The proposed framework consists of the following stages: 2D color video sequence decomposition, RGB component separation, DM computation using wavelets at multiple decomposition levels (M-W), in particular wavelet atomic functions (M-WAF), disparity map improvement via dynamic range compression, anaglyph synthesis employing the nearest neighbor interpolation (NNI), and 3D video sequence reconstruction and visualization. Below, we explain in detail the principal 3D reconstruction stages (Figure 1).

thumbnailFigure 1. The proposed framework.

2.1. Disparity map computation

Stereo correspondence estimation based on the M-W (M-WAF) technique is proposed to obtain the disparity map. The stereo correspondence procedure consists of two stages: the WAF implementation and the WTM computation.

Here, we present a novel type of wavelets known as WAFs, first introducing basic atomic functions (up, fupn, πn) used as the mother functions in wavelet construction. The definition of AFs is connected with a mathematical problem: the isolation of a function that has derivatives with a maximum and minimum similar to those of the initial function. To solve this problem requires an infinitely differentiable solution to the differential equations with a shifted argument [15]. It has been shown that AFs fall within an intermediate category between splines and classical polynomials: like B-splines, AFs are compactly supported, and like polynomials, they are universal in terms of their approximation properties.

The simplest and most important AF is generated by infinity-to-one convolutions of rectangular impulses that are easy to analyze via the Fourier transform. Based on N-to-one convolution of (N + 1) identical rectangle impulses, the compactly supported spline θN(x) can be defined as follows:

<a onClick="popup('http://asp.eurasipjournals.com/content/2011/1/106/mathml/M1','MathML',630,470);return false;" target="_blank" href="http://asp.eurasipjournals.com/content/2011/1/106/mathml/M1">View MathML</a>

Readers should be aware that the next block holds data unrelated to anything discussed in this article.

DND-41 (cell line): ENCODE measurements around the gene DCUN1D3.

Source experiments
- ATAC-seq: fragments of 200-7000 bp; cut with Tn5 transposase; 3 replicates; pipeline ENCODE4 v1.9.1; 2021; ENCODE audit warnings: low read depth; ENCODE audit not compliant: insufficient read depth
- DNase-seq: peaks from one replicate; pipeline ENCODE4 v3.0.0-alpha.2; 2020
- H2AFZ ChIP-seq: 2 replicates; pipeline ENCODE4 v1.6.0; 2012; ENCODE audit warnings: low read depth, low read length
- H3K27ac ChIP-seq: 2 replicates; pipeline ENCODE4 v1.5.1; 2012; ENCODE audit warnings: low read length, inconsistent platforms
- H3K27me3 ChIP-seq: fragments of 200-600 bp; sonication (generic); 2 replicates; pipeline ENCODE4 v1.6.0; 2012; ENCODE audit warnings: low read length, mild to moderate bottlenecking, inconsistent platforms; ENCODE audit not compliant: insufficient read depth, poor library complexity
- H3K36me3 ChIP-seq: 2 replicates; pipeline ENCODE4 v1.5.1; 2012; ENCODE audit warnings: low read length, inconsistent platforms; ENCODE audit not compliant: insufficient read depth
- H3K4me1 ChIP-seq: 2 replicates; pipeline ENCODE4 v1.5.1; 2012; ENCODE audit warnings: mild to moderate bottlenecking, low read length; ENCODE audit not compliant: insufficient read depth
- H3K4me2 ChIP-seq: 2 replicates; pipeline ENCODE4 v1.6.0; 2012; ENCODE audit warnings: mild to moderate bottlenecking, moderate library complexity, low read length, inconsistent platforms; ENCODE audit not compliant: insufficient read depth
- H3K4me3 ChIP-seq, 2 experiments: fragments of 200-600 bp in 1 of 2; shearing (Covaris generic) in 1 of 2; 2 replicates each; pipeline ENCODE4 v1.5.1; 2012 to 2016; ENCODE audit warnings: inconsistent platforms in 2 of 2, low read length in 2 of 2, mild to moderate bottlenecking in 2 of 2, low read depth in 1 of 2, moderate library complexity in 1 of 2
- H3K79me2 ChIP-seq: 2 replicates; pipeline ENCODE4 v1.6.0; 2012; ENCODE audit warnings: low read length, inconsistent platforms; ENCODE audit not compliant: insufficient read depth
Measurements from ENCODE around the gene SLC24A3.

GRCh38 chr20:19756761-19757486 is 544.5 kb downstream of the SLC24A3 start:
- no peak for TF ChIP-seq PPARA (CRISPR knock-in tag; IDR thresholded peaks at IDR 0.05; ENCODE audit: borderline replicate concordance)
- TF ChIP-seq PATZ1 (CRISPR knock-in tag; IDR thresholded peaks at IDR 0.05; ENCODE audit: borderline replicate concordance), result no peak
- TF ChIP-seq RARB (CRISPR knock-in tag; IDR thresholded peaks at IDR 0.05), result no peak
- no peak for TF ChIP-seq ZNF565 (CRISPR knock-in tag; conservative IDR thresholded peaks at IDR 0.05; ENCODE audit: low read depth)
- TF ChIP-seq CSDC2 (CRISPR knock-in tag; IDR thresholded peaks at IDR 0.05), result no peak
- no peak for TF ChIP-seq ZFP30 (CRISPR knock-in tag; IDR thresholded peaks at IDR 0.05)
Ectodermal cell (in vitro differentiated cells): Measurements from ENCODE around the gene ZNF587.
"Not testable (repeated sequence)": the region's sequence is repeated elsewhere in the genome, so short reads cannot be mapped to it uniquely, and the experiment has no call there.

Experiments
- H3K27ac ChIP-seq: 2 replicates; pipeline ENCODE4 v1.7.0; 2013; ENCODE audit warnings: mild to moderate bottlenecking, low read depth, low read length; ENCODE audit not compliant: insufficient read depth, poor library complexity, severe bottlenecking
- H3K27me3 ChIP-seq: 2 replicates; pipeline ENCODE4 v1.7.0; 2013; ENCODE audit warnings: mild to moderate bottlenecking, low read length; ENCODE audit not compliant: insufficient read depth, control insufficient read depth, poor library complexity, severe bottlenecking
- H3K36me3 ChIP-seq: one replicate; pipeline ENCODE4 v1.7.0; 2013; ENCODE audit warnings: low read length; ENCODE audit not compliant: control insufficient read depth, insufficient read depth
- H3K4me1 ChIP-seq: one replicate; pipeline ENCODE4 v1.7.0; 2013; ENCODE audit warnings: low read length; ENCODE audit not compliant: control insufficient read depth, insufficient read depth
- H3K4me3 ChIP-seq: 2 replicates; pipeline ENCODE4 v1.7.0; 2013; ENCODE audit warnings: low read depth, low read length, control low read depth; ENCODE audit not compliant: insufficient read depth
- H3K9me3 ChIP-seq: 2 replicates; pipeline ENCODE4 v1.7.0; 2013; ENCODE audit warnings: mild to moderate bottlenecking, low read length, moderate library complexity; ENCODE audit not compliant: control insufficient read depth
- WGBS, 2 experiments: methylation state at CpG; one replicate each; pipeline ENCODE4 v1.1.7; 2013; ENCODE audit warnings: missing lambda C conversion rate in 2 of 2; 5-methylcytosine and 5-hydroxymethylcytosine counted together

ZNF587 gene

The function up(x) is represented by the Fourier transform for infinite convolutions of rectangular impulses with variable length of duration 2-k, as in Equation 2:

<a onClick="popup('http://asp.eurasipjournals.com/content/2011/1/106/mathml/M2','MathML',630,470);return false;" target="_blank" href="http://asp.eurasipjournals.com/content/2011/1/106/mathml/M2">View MathML</a>


The AF fupN(x) is defined by the convolution of spline θN-1 (x) and AF up(x) in the interval [-(N+2)/2, (N+2)/2]. Thus, fupN(x) can be written in the following form:

<a onClick="popup('http://asp.eurasipjournals.com/content/2011/1/106/mathml/M3','MathML',630,470);return false;" target="_blank" href="http://asp.eurasipjournals.com/content/2011/1/106/mathml/M3">View MathML</a>


The generalization of AF up(x) as presented above, the AF upm(x) is defined as follows:

<a onClick="popup('http://asp.eurasipjournals.com/content/2011/1/106/mathml/M4','MathML',630,470);return false;" target="_blank" href="http://asp.eurasipjournals.com/content/2011/1/106/mathml/M4">View MathML</a>


The function πm(x) can be represented by the inverse Fourier transform <a onClick="popup('http://asp.eurasipjournals.com/content/2011/1/106/mathml/M5','MathML',630,470);return false;" target="_blank" href="http://asp.eurasipjournals.com/content/2011/1/106/mathml/M5">View MathML</a> using such representation for function Fm(t):

<a onClick="popup('http://asp.eurasipjournals.com/content/2011/1/106/mathml/M6','MathML',630,470);return false;" target="_blank" href="http://asp.eurasipjournals.com/content/2011/1/106/mathml/M6">View MathML</a>